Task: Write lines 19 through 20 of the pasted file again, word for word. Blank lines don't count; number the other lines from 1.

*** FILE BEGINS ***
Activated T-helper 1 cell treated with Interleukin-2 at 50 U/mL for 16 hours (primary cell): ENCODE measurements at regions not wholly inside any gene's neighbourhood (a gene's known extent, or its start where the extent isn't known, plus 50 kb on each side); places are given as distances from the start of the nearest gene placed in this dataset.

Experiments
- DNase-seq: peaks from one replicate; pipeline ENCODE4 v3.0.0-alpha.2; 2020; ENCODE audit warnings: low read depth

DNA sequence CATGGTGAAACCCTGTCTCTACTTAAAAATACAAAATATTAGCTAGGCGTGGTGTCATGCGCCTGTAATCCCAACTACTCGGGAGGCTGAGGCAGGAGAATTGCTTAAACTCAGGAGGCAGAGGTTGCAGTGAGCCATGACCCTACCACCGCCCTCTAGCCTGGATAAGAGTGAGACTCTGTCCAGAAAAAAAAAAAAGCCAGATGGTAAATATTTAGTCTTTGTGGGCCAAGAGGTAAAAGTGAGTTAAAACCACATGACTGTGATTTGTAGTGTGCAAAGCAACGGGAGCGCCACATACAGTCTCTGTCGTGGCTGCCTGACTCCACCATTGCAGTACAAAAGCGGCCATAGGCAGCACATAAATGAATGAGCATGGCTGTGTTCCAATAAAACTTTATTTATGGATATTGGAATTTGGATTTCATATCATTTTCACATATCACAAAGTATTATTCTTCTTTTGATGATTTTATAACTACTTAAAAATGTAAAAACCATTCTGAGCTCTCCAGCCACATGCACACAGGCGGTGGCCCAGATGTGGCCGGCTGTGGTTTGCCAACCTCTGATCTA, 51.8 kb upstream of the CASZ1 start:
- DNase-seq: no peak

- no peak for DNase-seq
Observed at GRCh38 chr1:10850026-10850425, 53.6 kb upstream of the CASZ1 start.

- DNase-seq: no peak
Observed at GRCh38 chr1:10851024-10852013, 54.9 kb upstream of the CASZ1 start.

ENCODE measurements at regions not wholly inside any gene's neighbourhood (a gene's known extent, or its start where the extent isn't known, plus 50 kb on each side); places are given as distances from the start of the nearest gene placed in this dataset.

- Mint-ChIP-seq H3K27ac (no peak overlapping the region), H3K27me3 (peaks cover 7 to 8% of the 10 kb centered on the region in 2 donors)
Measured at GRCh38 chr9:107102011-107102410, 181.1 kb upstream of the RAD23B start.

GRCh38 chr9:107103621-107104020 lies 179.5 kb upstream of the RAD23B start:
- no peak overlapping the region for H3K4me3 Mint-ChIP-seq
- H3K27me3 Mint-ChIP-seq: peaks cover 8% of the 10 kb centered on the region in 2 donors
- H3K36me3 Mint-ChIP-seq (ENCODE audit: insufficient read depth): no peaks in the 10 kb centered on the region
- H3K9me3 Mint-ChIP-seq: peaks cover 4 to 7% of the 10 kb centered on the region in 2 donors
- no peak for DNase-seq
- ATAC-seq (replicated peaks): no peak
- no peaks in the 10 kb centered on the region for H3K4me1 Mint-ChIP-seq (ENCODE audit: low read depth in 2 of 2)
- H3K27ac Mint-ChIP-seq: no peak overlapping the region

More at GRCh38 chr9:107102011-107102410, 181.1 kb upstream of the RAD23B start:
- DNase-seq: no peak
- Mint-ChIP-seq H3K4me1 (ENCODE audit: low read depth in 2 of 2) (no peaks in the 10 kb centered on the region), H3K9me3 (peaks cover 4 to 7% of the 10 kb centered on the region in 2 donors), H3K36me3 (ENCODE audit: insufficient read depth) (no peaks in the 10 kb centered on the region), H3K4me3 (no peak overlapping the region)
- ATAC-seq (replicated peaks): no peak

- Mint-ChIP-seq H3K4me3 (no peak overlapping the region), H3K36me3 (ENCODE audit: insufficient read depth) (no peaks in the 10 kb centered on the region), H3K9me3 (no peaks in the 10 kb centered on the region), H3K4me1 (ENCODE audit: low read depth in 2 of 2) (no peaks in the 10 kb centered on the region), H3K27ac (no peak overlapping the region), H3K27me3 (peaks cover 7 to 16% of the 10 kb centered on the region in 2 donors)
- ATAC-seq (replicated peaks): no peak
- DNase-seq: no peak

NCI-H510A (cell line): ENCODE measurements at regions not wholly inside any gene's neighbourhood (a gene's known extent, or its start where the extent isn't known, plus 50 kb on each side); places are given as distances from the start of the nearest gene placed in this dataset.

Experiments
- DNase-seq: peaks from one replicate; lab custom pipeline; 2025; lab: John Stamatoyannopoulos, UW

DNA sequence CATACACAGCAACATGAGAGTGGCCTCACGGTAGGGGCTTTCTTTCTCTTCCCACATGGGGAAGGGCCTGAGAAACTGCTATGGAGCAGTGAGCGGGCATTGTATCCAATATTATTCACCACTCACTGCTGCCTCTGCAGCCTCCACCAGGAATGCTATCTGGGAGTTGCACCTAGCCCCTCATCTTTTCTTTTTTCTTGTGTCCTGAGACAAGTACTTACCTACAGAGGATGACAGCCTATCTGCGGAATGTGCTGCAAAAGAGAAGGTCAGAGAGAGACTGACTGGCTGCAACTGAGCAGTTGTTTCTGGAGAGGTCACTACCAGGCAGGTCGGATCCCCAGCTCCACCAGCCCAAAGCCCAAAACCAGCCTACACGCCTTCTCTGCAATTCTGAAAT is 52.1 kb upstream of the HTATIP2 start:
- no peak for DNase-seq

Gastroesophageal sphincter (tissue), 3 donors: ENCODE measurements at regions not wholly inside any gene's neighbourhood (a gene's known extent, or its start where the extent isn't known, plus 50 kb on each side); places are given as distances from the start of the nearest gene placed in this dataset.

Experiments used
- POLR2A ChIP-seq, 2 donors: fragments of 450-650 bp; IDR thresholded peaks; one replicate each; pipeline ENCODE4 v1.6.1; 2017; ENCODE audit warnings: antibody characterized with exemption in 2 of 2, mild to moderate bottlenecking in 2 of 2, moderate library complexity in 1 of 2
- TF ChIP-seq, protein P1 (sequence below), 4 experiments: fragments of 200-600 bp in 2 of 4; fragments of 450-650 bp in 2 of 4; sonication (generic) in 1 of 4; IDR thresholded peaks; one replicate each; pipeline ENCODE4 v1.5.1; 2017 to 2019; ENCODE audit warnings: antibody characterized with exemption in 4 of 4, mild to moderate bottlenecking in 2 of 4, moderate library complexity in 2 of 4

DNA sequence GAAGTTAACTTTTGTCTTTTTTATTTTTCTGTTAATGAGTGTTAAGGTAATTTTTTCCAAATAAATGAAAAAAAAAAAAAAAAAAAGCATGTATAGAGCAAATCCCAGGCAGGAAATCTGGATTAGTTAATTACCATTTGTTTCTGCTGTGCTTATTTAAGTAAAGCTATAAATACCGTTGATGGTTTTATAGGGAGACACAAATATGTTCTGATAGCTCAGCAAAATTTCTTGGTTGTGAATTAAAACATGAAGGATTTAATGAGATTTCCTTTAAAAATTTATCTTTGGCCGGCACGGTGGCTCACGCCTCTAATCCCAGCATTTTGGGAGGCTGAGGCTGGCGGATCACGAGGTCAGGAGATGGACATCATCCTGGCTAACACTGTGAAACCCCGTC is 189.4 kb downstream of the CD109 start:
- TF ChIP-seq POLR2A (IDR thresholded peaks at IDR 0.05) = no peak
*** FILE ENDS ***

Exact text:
- ATAC-seq (replicated peaks): no peak
- no peaks in the 10 kb centered on the region for H3K4me1 Mint-ChIP-seq (ENCODE audit: low read depth in 2 of 2)